What Happens to Corrupt Politicians After the Scandal Hits
Given Former Virginia Governor Bob McDonnell’s (R) court trial, now seems as good a time as any to look at America’s politicians of the scandal-wrought variety, and see if and how their careers were affected. First, let’s give some of the background on McDonnell’s troubles before we launch into politicians in the same category.
Background on the McDonnell Scandal
Monday saw McDonnell facing a courtroom and tough questions as his indictment continued forward. The accusations in question target both the former Governor and his wife, Maureen McDonnell, with whom he is presently supposedly separated. I say supposedly because part of his defense is in claiming that no cooperative conspiratorial activity is possible between the two, distant as they are. This is a defense that’s been thrown into doubt by the legal opposition, who question his ignorance of the some $165,000 worth of gifts and loans from businessman Jonnie Williams that his wife took.
An email from McDonnell to his wife displays the difficult juncture their marriage had reached, describing the “fiery anger and hate” he’d come to see from her, according to a tweet from Joanie Vasiliadis of USA Today.
He claims that he was unaware of many of the gifts given to his wife, and that as for those he did know of, he felt they weren’t problematic since Williams had not asked for anything in return. However, government officials are required by state law to make public those gifts over $50 from any company or person. Explanations for the failure to disclose everything from a Rolex, to wedding funding for his daughter, to golfing related spending, a vacation, and a shopping outing for designer items for his wife ranged from lack of knowledge to lack of comprehension, and often seemed to be portrayed as related to his wife’s actions and his difficulty in trying to reconcile their marriage.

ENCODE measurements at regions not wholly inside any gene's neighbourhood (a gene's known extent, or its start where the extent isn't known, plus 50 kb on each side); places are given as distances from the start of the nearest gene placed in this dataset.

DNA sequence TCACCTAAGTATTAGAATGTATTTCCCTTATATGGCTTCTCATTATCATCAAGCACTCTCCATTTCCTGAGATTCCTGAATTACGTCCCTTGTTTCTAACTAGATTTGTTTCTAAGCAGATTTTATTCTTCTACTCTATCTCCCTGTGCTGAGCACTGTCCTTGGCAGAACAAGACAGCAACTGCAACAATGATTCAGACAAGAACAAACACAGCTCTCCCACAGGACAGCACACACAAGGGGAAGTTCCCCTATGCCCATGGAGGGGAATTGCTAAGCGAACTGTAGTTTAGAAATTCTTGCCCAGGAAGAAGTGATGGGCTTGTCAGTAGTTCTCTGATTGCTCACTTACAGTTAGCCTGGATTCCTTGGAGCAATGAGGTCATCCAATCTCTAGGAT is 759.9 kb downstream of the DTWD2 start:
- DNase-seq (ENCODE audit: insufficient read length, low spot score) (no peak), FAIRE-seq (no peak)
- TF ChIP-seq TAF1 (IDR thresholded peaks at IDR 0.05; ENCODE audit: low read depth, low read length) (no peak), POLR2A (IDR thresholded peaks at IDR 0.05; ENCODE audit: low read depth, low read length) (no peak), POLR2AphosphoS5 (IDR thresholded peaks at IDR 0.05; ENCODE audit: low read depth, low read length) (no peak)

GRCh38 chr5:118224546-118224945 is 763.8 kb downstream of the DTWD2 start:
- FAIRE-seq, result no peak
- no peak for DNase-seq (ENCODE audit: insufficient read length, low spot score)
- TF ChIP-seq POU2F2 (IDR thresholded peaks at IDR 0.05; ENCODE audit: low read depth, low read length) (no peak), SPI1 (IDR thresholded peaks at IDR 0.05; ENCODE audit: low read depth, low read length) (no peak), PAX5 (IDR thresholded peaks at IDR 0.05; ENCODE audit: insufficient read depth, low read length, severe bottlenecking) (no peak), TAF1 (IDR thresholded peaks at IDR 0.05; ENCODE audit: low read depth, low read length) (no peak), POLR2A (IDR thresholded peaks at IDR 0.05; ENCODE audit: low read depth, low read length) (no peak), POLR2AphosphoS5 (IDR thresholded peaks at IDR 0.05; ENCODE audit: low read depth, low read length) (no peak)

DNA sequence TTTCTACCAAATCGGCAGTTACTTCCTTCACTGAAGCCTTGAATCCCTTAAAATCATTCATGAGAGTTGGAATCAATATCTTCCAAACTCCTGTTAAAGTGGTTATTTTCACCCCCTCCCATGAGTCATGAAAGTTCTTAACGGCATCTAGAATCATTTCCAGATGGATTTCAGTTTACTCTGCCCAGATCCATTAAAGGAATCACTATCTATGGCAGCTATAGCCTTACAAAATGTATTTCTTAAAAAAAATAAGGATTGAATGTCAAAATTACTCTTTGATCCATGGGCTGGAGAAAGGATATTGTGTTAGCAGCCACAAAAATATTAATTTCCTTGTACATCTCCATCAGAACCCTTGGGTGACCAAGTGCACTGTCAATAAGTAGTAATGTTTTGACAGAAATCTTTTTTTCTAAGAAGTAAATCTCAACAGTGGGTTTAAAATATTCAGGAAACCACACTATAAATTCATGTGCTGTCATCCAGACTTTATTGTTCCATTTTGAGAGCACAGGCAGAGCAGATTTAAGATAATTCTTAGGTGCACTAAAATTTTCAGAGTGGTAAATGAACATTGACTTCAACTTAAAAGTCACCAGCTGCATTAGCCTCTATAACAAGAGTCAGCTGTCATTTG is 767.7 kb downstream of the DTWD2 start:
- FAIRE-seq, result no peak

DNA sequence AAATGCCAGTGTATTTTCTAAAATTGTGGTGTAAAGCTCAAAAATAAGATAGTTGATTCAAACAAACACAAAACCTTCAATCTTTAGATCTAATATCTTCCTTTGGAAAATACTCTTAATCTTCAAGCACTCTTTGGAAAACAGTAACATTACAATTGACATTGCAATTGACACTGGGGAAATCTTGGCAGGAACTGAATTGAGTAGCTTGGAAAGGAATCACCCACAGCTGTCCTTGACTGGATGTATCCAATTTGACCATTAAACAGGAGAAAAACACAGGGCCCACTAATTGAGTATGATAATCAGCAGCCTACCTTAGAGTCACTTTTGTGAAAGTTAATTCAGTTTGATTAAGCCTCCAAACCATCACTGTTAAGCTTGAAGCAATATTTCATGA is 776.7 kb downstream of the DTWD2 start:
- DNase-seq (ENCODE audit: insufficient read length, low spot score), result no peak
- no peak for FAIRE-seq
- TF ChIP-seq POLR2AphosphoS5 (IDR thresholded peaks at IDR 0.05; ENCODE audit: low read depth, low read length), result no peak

Now, McDonnell’s time as governor had just finished up when the FBI cracked down on his family’s spending in connection with Williams. He’d left office as governor — where he could not be re-elected according to Virginia’s laws on the governorship. He left his position with a 53 percent approval rating, 31 disapproving, and with 16 percent polling at unsure, according to a NBC4/NBC News/Marist poll. Overall, adults in his state more often had a favorable view of him than a favorable one by a difference of 48 percent to 35 percent, considerably better than their polling on President Barack Obama, who Virginia adults put at 52 percent disapproval compared to 45 percent approval.
If there’s ever at time to be indicted — hint: there isn’t — it’s after your time in office has expired and you’re no longer able to re-run for your position. That said, the current legal debacle is likely to have a notable affect on McDonnell’s future in politics; if he’d been hoping to one day run for Senator, try his luck at the House of Representatives, or even aim for the national executive stage, as some indications suggest, it’s possible he’s lost any chance he ever had. Let’s take a look at other major corruption scandals that broke in the last few years, and what became of the political careers of those involved.
How Have Politicians Fared?